Mars Volta at the Hammerstein: Astronauts Going Nowhere
Not New York; imagine a giant Ouija board with a skull in the middle instead
Honestly: no idea how the Mars Volta can wrap a line of people around three sides of a city block, march them in, keep them standing up, and in place, for over two hours, without one recognizable time signature or melody, one single indication that the band has recorded songs that, were they to be played, people might actually enjoy. And the answer can't be about the D&D appeal of the concept album about the guy in the drug-coma or the one about their dead sound-tech's lost-and-then-found diary (diary!); it definitely can't be last year's Bedlam in Goliath, which was about a Ouija board named "The Soothsayer," because some songs on that one were actually good, and we'll be fucking damned if we heard a decent version of even one of them last night.
Can it really just be the brittle charisma flashed by Omar Rodriguez-Lopez and Cedric Bixler-Zavala, the unintentional proof that the Mars Volta are a band successful enough to carry eight members on tour but not successful enough to pay for more than two personal stylists? Rodriguez's three-piece-suit monte, the dance he does with his guitar, his wishful saunter towards the world's most fabulous knife fight? Cedric Bixler-Zavala, vigorously trying to mount a unicorn without splitting his bell-bottoms?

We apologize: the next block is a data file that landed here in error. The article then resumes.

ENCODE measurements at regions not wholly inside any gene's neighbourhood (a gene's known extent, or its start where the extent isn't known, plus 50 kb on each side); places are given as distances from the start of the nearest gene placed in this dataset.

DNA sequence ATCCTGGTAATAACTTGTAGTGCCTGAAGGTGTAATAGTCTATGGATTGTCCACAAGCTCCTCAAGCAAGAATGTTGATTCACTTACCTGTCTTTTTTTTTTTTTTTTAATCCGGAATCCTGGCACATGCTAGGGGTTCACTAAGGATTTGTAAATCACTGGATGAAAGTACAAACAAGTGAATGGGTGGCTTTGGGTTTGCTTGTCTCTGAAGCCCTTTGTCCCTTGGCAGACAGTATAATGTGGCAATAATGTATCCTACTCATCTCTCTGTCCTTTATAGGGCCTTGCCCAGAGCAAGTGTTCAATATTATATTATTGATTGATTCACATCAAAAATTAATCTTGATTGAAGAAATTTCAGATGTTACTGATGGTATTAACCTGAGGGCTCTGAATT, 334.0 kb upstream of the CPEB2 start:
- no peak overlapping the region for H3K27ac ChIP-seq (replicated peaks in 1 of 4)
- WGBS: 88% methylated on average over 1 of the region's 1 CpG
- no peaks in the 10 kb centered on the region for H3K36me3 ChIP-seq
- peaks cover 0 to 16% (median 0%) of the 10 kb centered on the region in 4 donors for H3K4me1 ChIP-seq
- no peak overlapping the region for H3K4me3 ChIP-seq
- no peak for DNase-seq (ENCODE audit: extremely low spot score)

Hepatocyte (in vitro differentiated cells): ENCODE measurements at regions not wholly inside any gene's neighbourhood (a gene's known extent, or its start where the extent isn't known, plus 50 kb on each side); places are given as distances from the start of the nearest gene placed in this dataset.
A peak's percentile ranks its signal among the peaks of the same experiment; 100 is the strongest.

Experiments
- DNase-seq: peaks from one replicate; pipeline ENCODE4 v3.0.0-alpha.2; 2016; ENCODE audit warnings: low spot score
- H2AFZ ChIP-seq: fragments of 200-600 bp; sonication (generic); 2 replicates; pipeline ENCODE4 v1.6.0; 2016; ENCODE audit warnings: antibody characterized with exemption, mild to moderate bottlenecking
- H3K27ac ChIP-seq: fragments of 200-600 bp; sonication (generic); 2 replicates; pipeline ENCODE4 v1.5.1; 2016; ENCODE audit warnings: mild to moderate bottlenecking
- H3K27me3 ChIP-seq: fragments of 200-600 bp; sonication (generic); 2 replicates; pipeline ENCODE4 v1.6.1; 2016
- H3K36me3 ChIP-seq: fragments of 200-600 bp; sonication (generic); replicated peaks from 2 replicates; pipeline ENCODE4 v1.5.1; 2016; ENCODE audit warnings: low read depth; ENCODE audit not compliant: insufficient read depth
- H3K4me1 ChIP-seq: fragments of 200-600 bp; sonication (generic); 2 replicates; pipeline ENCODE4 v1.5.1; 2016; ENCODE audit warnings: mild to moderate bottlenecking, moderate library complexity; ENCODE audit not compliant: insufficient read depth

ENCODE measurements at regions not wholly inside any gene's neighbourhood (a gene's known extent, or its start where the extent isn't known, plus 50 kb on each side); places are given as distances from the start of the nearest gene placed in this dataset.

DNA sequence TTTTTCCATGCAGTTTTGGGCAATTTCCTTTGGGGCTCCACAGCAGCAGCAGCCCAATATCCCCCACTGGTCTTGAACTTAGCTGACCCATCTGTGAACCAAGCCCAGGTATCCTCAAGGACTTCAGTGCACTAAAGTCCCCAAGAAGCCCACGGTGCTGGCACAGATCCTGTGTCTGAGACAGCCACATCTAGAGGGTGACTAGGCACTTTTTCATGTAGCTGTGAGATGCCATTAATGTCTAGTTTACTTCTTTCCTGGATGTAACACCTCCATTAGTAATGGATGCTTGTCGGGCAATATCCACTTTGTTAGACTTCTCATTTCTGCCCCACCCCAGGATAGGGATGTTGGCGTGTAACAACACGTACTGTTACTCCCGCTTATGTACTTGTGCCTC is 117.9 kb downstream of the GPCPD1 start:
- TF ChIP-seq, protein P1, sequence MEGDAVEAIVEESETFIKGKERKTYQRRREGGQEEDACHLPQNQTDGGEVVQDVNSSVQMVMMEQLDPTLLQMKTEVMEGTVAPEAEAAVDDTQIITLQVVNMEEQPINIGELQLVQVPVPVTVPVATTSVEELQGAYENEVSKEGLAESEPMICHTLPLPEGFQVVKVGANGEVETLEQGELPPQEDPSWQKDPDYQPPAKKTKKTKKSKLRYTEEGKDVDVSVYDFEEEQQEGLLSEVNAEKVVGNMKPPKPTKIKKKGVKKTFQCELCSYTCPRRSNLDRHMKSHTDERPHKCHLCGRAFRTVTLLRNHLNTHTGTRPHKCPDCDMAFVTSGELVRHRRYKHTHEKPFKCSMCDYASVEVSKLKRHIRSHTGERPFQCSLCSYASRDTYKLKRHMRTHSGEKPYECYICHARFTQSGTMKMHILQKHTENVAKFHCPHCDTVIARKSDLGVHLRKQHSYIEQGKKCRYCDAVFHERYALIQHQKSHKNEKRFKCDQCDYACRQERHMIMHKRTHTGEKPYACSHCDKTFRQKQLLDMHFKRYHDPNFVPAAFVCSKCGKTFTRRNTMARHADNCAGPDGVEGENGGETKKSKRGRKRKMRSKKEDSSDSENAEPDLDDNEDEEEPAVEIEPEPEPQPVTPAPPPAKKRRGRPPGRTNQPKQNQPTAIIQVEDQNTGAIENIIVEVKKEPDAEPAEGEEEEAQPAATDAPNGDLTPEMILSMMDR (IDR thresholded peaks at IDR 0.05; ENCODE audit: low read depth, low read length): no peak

Boredom, maybe, but I am 90% sure that Zavala started doing Ghostface's "Kilo" around the 1:45 mark, which I guess is in fact Jimmy Van & Richard Hieronymus's "I Weigh With Kilos" in prog-rock land. This was immediately after the band's Dillinger "Cokane In My Brain" cover and immediately before they soloed for another 25 minutes and quit. "Who gives a fuck?," asked Zavala, finally waking up to his audience at the two hour mark. "Just hug each other—Hallmark makes a living off that shit." I guess. To each his own hustle, right?